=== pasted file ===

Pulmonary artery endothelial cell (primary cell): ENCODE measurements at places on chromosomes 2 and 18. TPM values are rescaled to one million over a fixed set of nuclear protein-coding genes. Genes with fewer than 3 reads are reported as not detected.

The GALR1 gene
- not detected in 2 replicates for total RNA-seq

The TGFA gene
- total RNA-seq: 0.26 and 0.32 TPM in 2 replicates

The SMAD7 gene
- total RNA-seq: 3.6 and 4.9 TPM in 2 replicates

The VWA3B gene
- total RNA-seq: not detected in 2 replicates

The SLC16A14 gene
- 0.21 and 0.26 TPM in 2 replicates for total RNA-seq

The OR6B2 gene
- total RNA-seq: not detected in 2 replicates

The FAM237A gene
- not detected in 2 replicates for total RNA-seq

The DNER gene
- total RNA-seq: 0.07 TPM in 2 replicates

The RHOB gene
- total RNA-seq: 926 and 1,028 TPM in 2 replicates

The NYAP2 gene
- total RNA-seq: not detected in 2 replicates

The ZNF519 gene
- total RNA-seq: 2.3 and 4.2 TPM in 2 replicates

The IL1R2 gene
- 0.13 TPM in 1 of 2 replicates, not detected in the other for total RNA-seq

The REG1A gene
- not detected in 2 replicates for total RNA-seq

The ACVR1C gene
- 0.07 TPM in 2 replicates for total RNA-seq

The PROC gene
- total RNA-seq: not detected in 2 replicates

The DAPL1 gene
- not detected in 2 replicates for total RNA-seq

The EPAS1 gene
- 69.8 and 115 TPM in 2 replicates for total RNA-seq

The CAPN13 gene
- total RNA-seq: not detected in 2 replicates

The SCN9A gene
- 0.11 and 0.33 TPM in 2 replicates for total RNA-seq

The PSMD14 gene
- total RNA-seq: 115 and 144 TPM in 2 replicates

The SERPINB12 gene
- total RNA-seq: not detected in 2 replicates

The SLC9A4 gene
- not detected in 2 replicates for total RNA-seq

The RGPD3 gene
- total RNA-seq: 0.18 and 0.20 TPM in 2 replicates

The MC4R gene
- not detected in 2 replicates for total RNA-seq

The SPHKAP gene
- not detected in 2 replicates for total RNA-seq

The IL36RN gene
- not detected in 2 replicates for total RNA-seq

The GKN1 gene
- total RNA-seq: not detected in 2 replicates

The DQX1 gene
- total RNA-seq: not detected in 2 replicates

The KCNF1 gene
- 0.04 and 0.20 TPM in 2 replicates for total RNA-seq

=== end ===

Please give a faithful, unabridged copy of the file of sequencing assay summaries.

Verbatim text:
Pulmonary artery endothelial cell (primary cell): ENCODE measurements at places on chromosomes 2 and 18. TPM values are rescaled to one million over a fixed set of nuclear protein-coding genes. Genes with fewer than 3 reads are reported as not detected.

The GALR1 gene
- not detected in 2 replicates for total RNA-seq

The TGFA gene
- total RNA-seq: 0.26 and 0.32 TPM in 2 replicates

The SMAD7 gene
- total RNA-seq: 3.6 and 4.9 TPM in 2 replicates

The VWA3B gene
- total RNA-seq: not detected in 2 replicates

The SLC16A14 gene
- 0.21 and 0.26 TPM in 2 replicates for total RNA-seq

The OR6B2 gene
- total RNA-seq: not detected in 2 replicates

The FAM237A gene
- not detected in 2 replicates for total RNA-seq

The DNER gene
- total RNA-seq: 0.07 TPM in 2 replicates

The RHOB gene
- total RNA-seq: 926 and 1,028 TPM in 2 replicates

The NYAP2 gene
- total RNA-seq: not detected in 2 replicates

The ZNF519 gene
- total RNA-seq: 2.3 and 4.2 TPM in 2 replicates

The IL1R2 gene
- 0.13 TPM in 1 of 2 replicates, not detected in the other for total RNA-seq

The REG1A gene
- not detected in 2 replicates for total RNA-seq

The ACVR1C gene
- 0.07 TPM in 2 replicates for total RNA-seq

The PROC gene
- total RNA-seq: not detected in 2 replicates

The DAPL1 gene
- not detected in 2 replicates for total RNA-seq

The EPAS1 gene
- 69.8 and 115 TPM in 2 replicates for total RNA-seq

The CAPN13 gene
- total RNA-seq: not detected in 2 replicates

The SCN9A gene
- 0.11 and 0.33 TPM in 2 replicates for total RNA-seq

The PSMD14 gene
- total RNA-seq: 115 and 144 TPM in 2 replicates

The SERPINB12 gene
- total RNA-seq: not detected in 2 replicates

The SLC9A4 gene
- not detected in 2 replicates for total RNA-seq

The RGPD3 gene
- total RNA-seq: 0.18 and 0.20 TPM in 2 replicates

The MC4R gene
- not detected in 2 replicates for total RNA-seq

The SPHKAP gene
- not detected in 2 replicates for total RNA-seq

The IL36RN gene
- not detected in 2 replicates for total RNA-seq

The GKN1 gene
- total RNA-seq: not detected in 2 replicates

The DQX1 gene
- total RNA-seq: not detected in 2 replicates

The KCNF1 gene
- 0.04 and 0.20 TPM in 2 replicates for total RNA-seq